The Dizzying Heights of Bridge Inspection

With a terrain of hills, valleys, and three rivers, Pittsburgh relies on its many bridges for moving traffic throughout the region. Keeping those bridges safe and up to federal regulations for National Bridge Inspection Standards requires rigorous and consistent inspection.

In this first of a three-part series, GAI Transportation Technical Manager Mike Beresford, PE, CBSI and Senior Project Engineer Brad Kughn, PE, CBSI tell us what it’s like to inspect bridges—from climbing dizzying heights to closing a bridge in the middle of the night.

What’s it like to be up in the air on a bridge?

Brad: It’s exhilarating, but I try not to think about it too much. We both have performed inspections using access equipment like ladders or structural rigging, and inspection access vehicles like lift buckets or under bridge inspection cranes. Regardless of the access method, in most cases we are pretty high in the air. Even when we’re underneath the bridge, we can still be pretty high up.

Bridge inspection of a pedestrian bridge at Ohiopyle State Park in Mill Run, PA takes experience, skill, and courage.

Mike: Brad is more courageous than I am when it comes to working at heights. I prefer the confines of an inspection access vehicle with an inspector basket I can’t fall out of, fully supported and secured with a safety line. But Brad does a lot of “free-climbing” using first-man-up technology that uses safety lanyards and safety lines to maintain a 100 percent tied-off condition. He has inspected 200-foot radio towers and the Mon Incline…stuff that’s really outside my comfort zone. It definitely can be a dangerous job. There’s no room for a fear of heights and requires physical strength and a lot of concentration.

How do you start a bridge inspection project?

Mike: We first review the previous inspection report to understand the type and condition of the structure. Then we plan for gaining inspection access—either from the top or from the bottom, whether the bridge crosses a road, waterway, or railroad. We might have to subcontract an inspection access firm to supply a crane, bucket truck, or ladders to access the structure. With an inspection involving a railroad, coordinating inspection access and right-of-entry permitting may take several months before the inspection.

How long does an inspection take after all the planning is in place?

Brad: If it’s a routine inspection, a week or a week and a half for larger structures. It all depends on the makeup of the structure. Some structures that we inspect have special details or conditions that require additional effort. For example, if the bridge is classified as fracture-critical, we have to apply a formal Fatigue and Fracture Inspection Plan so as to carefully look at every fatigue prone detail on each fracture critical member, document any cracking, and prepare a Plan-of-Action to address immediate areas of concern. That increases time considerably.

On the other hand, with our locally owned bridge inspection efforts, we may inspect three or four small bridges per day if they are only 20 or 30 feet in length and we can access them from the ground or using just a ladder.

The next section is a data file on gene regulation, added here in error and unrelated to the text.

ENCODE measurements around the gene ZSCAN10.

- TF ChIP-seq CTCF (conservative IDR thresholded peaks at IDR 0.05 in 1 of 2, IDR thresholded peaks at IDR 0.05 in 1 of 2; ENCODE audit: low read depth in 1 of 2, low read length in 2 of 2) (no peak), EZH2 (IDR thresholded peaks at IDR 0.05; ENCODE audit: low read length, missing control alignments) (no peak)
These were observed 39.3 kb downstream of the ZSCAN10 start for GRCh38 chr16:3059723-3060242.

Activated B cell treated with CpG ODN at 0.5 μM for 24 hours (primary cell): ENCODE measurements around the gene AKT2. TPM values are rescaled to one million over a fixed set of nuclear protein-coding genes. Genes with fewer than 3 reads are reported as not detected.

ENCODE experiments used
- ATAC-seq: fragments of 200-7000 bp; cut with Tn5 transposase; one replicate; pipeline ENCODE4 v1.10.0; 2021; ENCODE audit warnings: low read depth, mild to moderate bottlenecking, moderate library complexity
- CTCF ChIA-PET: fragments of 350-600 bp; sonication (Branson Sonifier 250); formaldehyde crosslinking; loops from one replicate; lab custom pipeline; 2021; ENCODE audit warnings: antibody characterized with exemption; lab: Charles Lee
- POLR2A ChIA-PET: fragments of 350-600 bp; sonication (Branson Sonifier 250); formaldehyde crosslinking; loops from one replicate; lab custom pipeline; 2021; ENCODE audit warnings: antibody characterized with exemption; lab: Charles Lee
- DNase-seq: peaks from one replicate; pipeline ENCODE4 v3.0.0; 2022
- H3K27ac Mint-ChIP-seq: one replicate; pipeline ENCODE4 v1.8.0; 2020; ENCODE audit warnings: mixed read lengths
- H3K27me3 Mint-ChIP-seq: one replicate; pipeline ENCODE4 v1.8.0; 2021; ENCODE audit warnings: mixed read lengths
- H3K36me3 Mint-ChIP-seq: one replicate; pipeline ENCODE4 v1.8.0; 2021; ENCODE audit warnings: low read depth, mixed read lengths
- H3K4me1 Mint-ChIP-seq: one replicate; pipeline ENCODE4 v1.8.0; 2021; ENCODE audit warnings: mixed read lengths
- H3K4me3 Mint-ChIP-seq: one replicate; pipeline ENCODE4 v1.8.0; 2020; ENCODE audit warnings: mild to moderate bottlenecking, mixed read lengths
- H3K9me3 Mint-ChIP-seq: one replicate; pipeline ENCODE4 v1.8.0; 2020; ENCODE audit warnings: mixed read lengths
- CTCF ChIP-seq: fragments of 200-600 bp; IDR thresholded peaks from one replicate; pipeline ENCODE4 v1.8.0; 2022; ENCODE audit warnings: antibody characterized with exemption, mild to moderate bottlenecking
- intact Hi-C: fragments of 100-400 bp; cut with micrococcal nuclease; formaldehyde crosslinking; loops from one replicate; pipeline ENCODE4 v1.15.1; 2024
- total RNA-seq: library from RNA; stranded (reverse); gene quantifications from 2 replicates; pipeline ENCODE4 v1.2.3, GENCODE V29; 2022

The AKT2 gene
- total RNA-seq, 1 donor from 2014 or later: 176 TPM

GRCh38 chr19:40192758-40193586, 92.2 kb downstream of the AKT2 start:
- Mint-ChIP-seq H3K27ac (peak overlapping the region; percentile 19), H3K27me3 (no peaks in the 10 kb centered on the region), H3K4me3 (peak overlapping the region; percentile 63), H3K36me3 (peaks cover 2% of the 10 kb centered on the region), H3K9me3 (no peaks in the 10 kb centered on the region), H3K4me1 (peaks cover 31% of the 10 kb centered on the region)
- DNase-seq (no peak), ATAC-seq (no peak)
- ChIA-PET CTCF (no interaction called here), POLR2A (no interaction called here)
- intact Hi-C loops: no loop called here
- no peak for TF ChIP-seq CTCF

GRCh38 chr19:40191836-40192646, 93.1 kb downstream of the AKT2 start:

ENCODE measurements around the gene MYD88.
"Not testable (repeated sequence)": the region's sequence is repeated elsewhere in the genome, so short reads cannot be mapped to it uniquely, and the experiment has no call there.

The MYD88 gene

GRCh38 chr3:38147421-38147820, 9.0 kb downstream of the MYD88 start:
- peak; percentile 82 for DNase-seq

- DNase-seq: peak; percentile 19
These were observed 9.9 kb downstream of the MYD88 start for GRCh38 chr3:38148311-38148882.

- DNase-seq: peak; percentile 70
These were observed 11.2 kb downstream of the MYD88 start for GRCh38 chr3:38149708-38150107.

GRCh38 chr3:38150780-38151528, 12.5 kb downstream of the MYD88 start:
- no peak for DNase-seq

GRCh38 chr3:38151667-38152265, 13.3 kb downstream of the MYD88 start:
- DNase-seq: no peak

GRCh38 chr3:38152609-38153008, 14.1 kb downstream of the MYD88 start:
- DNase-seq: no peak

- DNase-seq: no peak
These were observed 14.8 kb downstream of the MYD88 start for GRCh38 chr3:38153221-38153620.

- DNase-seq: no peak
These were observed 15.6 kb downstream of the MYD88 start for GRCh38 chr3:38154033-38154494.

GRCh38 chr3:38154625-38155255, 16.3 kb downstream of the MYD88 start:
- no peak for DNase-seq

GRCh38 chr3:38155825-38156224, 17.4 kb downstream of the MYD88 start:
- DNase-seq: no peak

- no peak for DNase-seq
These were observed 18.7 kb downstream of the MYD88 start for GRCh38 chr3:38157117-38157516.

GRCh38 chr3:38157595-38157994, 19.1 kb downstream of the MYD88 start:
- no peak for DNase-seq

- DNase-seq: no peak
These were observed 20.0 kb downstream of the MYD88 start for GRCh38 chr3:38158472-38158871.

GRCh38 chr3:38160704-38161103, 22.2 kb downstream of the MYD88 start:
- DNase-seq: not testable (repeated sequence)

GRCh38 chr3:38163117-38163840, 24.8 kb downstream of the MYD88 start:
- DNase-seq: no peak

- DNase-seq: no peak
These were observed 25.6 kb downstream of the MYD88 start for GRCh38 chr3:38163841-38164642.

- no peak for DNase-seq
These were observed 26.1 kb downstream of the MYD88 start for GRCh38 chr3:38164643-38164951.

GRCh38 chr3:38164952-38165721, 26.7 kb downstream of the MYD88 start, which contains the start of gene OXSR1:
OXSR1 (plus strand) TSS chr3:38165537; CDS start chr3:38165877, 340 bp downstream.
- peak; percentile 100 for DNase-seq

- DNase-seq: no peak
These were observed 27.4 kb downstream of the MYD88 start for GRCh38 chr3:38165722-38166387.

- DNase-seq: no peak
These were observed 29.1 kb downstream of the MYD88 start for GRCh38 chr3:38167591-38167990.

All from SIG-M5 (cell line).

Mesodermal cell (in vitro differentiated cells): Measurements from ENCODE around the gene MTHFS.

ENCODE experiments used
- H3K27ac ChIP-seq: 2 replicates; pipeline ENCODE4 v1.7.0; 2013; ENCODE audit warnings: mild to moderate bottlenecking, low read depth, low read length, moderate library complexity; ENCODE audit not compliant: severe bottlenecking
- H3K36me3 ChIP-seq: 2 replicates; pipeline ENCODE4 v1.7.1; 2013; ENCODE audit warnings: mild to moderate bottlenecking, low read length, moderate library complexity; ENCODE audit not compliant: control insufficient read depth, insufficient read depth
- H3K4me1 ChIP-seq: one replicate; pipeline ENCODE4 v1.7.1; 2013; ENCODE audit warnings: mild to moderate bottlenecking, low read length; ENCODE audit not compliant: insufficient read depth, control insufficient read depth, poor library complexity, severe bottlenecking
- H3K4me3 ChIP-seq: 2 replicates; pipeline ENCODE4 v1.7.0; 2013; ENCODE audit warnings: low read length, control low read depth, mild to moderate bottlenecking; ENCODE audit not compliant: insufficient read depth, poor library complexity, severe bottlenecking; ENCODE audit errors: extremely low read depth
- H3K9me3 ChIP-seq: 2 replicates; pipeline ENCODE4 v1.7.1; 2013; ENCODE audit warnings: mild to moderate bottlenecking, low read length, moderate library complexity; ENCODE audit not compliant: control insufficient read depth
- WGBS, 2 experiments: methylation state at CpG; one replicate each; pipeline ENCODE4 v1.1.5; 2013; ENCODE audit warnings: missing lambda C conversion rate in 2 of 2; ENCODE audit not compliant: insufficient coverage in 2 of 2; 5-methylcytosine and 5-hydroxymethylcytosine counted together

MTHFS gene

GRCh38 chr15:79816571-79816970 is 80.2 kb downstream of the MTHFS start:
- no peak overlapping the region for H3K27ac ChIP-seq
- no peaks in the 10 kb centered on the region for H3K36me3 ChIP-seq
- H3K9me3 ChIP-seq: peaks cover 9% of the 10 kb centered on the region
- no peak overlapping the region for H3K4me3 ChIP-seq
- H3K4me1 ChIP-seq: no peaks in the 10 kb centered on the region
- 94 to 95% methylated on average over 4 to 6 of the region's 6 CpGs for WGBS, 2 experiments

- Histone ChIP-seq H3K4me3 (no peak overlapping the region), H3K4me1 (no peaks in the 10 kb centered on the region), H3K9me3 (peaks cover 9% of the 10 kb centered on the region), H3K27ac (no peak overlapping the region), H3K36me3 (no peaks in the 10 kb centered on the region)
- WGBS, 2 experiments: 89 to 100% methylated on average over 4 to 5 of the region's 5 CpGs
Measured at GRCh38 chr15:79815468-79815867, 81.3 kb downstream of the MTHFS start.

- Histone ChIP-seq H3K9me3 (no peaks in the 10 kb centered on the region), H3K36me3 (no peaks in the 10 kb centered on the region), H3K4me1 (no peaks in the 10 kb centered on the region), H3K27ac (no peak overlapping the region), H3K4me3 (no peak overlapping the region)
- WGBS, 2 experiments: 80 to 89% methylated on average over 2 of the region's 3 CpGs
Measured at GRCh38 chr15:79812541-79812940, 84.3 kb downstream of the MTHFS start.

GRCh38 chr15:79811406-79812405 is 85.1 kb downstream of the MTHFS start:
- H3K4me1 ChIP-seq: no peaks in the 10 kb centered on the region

Bridge Inspection
Inspecting bridges, radio towers, or inclines often puts the inspectors in precarious places. Proper safety equipment is essential.
Bridge Inspection
Inspection involves physical strength and intense concentration.
Bridge Inspection
Free-climbing requires safety lanyards and safety lines to maintain a 100 percent tied-off condition.

What happens once you complete the inspection?

Mike: After we have inspected each component of the bridge—taking photos and taking notes—we make recommendations for member replacements or repair of any deficiencies that we detect and submit a bridge inspection report into the system. Our report will include a narrative with supporting photos or sketches summarizing our inspection findings. We also update our client’s electronic database whether it’s PennDOT’s iForms / BMS2 record, or the Port Authority’s new Bridge Management System database. Based on these findings, we may have to re-analyze the bridge and update the load rating analysis to determine a safe load capacity. The load rating results determine if the bridge needs to be posted for a certain load limit. For instance, if the structure was Load Posted for ten tons prior to our inspection and our updated load rating analysis shows it could only safely carry eight tons, then we would take immediate action to coordinate with the bridge owner to re-post the bridge for the lower safe load capacity.

Brad: We also notify owners of any Critical Deficiencies we discover that may jeopardize public safety. If during an inspection we find a deficiency that warrants a code of zero—meaning Critical, action required within seven days, or one meaning High Priority, action required within six months—we would notify the owner of that condition immediately to mitigate the problem.

To be continued: Stay tuned for more in our bridge inspector blog series with Mike and Brad.

Mike Beresford, PE, CBSI, a 26-year GAI veteran, is currently leading the GAI team for a four-year, $11M agreement with the Port Authority of Allegheny County. The team will provide inspection and engineering services for 79 bridges that are owned and maintained by the Authority. The bridge type spans include simple spans, continuous spans, truss spans, through girders, prestressed concrete I-beams, and box beams, concrete encased steel beams, steel plate girders, and steel plate curved girders. 


GAI currently has four ongoing bridge inspection agreements:


To learn more about GAI’s Bridge Inspection and Design services, contact GAI Transportation Technical Manager Mike Beresford, PE, CBSI at 412.399.5326 and Senior Project Engineer Brad Kughn, PE, CBSI at 412.399.5350.

Michael Beresford, PE, CBSI
Brad Kughn, PE, CBSI
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